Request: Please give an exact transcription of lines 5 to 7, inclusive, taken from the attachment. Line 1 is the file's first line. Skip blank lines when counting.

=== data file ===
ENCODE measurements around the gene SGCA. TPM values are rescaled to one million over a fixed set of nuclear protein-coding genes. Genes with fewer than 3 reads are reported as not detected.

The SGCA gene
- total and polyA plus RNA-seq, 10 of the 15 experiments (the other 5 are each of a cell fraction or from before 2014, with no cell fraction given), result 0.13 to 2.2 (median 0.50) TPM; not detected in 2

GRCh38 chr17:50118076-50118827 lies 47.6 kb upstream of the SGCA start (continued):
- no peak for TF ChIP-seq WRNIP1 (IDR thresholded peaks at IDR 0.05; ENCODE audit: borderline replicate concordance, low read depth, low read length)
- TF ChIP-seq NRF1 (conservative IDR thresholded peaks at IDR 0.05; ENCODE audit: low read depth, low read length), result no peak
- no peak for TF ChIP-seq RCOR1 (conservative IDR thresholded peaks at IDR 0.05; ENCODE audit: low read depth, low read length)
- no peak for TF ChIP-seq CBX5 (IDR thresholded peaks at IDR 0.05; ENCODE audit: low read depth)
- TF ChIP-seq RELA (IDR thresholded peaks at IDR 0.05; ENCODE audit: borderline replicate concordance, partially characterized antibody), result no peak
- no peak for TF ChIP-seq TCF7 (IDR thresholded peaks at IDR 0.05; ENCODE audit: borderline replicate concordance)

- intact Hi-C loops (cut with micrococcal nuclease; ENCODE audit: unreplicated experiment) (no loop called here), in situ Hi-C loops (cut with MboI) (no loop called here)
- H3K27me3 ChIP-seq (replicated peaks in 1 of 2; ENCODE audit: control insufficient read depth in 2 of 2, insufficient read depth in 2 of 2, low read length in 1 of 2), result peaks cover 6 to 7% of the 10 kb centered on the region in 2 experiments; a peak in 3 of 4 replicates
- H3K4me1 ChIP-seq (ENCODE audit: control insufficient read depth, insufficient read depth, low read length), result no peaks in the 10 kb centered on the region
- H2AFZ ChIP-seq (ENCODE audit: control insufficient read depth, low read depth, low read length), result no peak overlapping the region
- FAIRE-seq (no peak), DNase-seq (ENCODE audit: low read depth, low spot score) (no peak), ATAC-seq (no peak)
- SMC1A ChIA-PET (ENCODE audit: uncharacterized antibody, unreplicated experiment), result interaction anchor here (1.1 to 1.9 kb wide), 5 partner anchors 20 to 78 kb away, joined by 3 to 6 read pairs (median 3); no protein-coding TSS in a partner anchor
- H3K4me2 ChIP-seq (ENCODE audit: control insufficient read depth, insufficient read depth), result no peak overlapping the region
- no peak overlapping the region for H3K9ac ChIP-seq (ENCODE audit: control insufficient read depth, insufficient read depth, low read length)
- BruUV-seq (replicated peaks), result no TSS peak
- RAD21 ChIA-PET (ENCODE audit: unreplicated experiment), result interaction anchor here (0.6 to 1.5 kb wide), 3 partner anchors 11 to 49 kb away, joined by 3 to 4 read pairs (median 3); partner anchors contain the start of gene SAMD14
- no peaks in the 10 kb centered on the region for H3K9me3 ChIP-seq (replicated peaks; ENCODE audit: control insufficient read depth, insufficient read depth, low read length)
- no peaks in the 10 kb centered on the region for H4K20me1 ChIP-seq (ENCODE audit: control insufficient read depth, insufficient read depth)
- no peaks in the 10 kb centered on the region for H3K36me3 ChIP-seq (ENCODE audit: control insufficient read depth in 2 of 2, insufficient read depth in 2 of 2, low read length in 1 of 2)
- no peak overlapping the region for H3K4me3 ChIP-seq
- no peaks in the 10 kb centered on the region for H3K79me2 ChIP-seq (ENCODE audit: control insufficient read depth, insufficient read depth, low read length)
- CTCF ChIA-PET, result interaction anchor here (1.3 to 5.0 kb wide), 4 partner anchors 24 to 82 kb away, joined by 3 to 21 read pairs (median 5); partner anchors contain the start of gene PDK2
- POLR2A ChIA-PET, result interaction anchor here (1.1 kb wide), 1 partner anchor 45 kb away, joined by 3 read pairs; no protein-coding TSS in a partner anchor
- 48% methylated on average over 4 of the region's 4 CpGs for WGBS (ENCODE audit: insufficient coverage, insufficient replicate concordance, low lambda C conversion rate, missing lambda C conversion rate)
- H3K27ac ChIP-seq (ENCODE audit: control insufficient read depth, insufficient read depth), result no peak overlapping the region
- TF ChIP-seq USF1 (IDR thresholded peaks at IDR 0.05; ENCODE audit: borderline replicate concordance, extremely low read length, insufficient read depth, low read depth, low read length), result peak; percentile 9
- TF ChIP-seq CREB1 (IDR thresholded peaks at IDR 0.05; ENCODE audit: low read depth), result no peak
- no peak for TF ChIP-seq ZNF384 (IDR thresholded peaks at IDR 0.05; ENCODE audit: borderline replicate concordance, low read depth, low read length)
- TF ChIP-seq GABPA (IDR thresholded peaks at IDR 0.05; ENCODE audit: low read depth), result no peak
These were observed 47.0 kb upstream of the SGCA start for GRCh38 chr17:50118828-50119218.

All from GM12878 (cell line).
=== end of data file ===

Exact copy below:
- no peak for TF ChIP-seq WRNIP1 (IDR thresholded peaks at IDR 0.05; ENCODE audit: borderline replicate concordance, low read depth, low read length)
- TF ChIP-seq NRF1 (conservative IDR thresholded peaks at IDR 0.05; ENCODE audit: low read depth, low read length), result no peak
- no peak for TF ChIP-seq RCOR1 (conservative IDR thresholded peaks at IDR 0.05; ENCODE audit: low read depth, low read length)